What exactly is blood?
Blood is made up of many different components that play vital roles in the body like maintaining homeostasis, fighting out infections, and carrying oxygen and carbon dioxide to various tissues and organs in the body. Blood is very important to your body and to the leukapheresis process.
In simplest terms, leukapheresis produces leukocytes, or white blood cells. Certain apheresis technology, however, can target specific parts of the total white blood cell count known as mononuclear cells.
This diagram delineates how blood is broken down and where leukapheresis plays its role.
The highlighted arrows directs the path of WBC lineage that goes all the way to the mononuclear level (i.e. lymphocytes and monocytes) and multi-lobed nuclei level (neutrophils, eosinophils, and basophils)
Origin of Blood Cells
This diagram gives a different look on the lineage of WBCs . Note that WBCs derive from granulocytemonocyte precursors, a relationship that is again seen in the breakdown of phagocytes from the Blood Breakdown diagram. Also note that lymphocytes, a type of WBC, comes from a different precursor (lymphoid progenitor cells) than the phagocytes (myeloid progenitor cells), thus prompting different roles within the immune system.
Exactly how much blood is processed and how many WBCs is obtained?
Early definitions of how much blood circulates the human body state that the average person carries about 5 L of blood when they reach adulthood . Now, most records report that the average person, weighing in around 160 lbs, has about 5 quarts, or 4.7 L, of blood . Researchers will refer to this 4.7 L or 5 L value as one “blood volume”, meaning that this is the volume of blood for one individual.
This “blood volume” reference is important to leukapheresis because the most up-to-date reviews on apheresis techniques recommend a starting point of two blood volumes to be processed, although each machine will slightly differ in the customizable approach to the technique. This means that the leukapheresis procedure will continue until the individual’s entire volume of blood has been processed not once, but twice. Researchers have found that more of the component (or desired target-WBC) can be removed with maximum efficiency with two blood volumes. Basically the Goldilocks principle comes into play: one blood volume does not produce enough component (63%), two blood volumes produces a much higher yield (87%), and three blood volumes produces similarly to two blood volumes, making it inefficient. Although studies have shown that if patients can tolerate the procedure well, additional volumes can be processed (i.e. for patients undergoing therapeutic leukapheresis as opposed to participants donating WBC for research).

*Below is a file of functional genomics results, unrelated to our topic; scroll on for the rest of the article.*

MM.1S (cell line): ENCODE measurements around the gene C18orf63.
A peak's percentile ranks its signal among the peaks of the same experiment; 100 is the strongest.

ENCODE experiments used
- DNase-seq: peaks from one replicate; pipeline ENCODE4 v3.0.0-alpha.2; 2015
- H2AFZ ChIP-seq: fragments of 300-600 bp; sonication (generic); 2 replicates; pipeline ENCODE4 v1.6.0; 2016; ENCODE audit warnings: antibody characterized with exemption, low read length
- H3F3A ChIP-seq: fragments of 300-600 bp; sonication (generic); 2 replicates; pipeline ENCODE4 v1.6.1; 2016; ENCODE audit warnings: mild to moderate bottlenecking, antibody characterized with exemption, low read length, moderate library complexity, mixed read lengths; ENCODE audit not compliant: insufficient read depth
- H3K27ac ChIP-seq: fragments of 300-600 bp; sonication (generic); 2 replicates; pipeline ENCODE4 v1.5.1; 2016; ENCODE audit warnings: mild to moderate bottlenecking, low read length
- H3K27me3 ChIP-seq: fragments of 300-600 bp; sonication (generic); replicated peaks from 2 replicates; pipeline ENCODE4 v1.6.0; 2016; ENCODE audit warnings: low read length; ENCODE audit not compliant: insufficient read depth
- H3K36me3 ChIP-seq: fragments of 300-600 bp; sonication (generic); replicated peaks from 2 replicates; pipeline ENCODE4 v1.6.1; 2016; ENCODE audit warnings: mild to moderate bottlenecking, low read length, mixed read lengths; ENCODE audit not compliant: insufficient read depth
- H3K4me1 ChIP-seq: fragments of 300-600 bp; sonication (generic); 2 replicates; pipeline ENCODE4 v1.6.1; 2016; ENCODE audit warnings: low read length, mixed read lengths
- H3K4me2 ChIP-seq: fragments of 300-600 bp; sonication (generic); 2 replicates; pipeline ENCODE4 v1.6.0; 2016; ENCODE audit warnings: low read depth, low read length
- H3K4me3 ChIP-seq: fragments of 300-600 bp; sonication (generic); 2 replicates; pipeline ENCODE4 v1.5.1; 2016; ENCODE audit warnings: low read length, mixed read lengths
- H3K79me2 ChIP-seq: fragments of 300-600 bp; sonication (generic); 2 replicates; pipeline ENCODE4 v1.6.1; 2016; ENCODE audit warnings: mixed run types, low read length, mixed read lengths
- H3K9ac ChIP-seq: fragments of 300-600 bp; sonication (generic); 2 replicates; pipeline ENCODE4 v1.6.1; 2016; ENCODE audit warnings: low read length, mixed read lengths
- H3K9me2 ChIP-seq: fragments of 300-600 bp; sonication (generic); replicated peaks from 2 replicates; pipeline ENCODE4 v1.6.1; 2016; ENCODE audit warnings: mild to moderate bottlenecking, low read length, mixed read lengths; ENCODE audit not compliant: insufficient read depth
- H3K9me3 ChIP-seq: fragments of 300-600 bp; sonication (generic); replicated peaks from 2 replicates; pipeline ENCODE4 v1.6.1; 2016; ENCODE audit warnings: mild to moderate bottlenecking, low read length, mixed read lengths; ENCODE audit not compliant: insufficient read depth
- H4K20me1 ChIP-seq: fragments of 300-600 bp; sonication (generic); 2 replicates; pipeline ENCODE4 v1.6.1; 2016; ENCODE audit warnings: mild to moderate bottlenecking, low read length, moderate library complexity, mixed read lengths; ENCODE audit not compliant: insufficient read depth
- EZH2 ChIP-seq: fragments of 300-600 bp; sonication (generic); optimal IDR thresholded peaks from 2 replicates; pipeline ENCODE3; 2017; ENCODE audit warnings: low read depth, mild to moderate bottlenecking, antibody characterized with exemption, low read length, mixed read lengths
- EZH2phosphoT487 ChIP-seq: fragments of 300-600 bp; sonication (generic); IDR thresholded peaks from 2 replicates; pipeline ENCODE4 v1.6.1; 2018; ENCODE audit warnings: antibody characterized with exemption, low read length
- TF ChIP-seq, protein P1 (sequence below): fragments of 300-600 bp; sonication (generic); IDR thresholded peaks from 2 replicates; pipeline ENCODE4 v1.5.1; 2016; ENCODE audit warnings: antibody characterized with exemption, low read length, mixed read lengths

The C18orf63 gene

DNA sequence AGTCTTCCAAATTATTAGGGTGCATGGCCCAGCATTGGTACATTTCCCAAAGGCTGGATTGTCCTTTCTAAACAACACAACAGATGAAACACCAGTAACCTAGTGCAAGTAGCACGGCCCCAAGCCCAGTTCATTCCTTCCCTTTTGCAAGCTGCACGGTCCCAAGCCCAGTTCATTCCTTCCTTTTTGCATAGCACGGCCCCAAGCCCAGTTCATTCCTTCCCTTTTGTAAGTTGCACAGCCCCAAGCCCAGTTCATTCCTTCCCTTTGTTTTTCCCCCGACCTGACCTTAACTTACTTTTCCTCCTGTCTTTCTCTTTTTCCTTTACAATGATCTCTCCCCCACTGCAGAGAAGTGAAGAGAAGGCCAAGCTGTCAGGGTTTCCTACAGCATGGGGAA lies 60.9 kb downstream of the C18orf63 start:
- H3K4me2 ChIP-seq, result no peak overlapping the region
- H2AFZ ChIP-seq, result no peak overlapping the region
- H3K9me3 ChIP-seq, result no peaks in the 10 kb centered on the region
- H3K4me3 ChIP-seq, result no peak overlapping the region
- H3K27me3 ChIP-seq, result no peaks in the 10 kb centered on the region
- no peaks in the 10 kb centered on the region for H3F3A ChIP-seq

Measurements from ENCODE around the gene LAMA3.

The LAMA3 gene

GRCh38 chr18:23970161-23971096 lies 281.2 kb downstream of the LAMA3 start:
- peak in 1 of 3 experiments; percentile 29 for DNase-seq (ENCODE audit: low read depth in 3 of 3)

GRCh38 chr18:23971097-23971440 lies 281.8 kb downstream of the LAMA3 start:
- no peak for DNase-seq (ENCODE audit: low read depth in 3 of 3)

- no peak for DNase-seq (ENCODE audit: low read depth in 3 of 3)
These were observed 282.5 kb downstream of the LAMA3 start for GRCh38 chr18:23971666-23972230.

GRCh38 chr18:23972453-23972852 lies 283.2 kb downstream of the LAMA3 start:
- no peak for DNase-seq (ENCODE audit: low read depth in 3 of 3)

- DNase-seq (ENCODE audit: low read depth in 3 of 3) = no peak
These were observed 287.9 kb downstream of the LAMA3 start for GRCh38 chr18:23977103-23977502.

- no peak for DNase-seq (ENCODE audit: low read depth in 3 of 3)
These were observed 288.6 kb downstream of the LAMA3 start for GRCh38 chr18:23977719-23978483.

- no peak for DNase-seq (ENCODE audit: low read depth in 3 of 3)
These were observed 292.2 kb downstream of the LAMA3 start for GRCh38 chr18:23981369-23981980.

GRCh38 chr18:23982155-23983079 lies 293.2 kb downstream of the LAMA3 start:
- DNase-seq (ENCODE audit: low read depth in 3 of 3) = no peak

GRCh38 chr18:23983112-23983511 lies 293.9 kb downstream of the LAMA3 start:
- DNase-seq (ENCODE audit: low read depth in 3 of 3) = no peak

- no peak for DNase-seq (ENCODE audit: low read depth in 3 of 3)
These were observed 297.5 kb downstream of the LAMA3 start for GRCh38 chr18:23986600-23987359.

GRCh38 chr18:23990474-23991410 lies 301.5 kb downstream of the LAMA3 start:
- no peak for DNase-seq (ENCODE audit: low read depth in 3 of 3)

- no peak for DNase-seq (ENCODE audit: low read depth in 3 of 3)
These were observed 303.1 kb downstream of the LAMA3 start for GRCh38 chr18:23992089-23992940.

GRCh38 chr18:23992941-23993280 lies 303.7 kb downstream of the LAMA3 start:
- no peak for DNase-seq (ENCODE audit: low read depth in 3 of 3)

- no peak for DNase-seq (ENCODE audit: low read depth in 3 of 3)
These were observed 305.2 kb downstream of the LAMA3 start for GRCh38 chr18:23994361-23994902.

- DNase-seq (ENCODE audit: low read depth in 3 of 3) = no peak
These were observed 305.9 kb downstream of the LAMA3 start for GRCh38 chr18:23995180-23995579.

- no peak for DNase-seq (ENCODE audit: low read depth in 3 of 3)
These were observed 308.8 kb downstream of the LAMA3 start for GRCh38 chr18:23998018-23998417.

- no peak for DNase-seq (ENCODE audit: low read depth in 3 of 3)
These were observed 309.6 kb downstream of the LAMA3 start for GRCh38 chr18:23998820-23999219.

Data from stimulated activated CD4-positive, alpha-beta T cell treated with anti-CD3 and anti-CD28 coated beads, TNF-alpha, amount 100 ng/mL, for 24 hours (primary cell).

On average, 600 ml of WBC product is obtained from a single leukapheresis procedure. The efficiency of WBC separation will depend on the individual: the WBCs tendency for separation, the natural WBC preapheresis, and even the gravitational pull of the centrifugation process can all play a part in how much of the component will be removed.
The Blood Breakdown diagram shows the lifespan and regeneration highlights of some of the blood components. Note that the lifespan and regeneration timeline of a RBC versus a WBC is vastly different. Erythrocytes have a lifespan of 120 days with a very specific plan of action for “retiring” the worn out cells while granulocytes, a type of phagocytic leukocyte, have a lifespan of 21 days and require constant replenishing due to high turnover. This, along with the processed volume component, is why the RBC components must be returned back to the body and the WBC components can easily and safely be removed.
A single leukapheresis procedure can remove 20-50% of the peripheral WBC count and can be repeated multiple times depending on the physician order and course of treatment. Leukapheresis products, once collected, are then processed ex vivo through centrifugation and filtration for further purification. Once processed, the product can be stored on a short-term basis.
Storage of Product
According to AABB Temperature Standards, apheresed WBCs can be stored at 20°-24°C for a 24 hour period. This temperature range would be for immediate use either in research for test kits or transfusion (depending on the purpose of the procedure). However, WBC products can be frozen, within 24 hours of collection, at temperatures <-65°C in a monitored storage facility on a short-term basis (i.e. 12 months or less, if processed). This is unlike storage of frozen RBCs, which can be frozen at temperatures <-65°C for 10 years or more, according to the AABB.
The outlined storage of the leukapheresis product is vital to the maintenance of antifungal activity. Some findings have shown an increase in fungal infections in patients receiving transfused leukapheresis products. Even though these findings were limited to immunocompromised patients, proper storage will help prevent unwanted and potentially harmful fungal infections.
Improving Product Yield
Each individual’s baseline WBC count and tendency for separation will differ. Some facilities utilize different agents to help boost the number of peripheral WBC and improve the yield per treatment. Steroidal stimulants like dexametasone and prednisone increase granulocyte counts and thus improves the overall WBC yield while newer stimulants like G-CSF (granulocyte-colony-stimulating factor) are used as an injectable addition to steroids in order to increase the yield three to sometimes five-fold, though the long-term safety and economics have not been studied.
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